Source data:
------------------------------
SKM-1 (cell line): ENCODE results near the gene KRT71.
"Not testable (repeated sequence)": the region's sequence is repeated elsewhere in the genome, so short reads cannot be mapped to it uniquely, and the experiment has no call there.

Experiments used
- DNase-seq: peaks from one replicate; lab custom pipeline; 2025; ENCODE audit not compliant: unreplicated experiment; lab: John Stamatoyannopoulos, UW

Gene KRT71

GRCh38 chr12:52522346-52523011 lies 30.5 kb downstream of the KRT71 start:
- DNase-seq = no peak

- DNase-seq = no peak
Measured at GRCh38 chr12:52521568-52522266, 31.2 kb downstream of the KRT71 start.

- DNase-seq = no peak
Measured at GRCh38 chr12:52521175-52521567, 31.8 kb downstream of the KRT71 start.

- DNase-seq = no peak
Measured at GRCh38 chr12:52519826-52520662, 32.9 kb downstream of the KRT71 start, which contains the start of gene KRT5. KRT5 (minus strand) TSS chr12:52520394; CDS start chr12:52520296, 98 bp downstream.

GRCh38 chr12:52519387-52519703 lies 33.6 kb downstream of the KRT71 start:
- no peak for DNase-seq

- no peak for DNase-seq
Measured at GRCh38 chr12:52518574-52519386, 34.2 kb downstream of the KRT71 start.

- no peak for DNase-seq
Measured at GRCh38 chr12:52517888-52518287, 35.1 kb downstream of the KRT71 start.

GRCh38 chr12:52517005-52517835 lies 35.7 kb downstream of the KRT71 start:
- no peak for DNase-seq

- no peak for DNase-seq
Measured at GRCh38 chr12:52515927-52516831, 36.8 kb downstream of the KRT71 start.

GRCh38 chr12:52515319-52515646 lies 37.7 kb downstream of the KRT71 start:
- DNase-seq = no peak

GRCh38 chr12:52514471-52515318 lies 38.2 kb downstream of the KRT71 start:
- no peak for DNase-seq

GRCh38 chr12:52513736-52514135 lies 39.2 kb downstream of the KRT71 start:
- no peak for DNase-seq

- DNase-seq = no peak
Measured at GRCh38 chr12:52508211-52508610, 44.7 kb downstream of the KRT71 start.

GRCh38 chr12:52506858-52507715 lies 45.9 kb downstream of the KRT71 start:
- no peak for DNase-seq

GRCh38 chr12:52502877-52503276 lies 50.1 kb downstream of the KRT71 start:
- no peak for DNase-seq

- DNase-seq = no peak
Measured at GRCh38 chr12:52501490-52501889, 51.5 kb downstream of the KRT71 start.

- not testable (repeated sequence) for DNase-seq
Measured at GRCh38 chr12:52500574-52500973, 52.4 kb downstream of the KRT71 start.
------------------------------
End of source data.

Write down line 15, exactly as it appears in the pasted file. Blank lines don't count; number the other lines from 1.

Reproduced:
- no peak for DNase-seq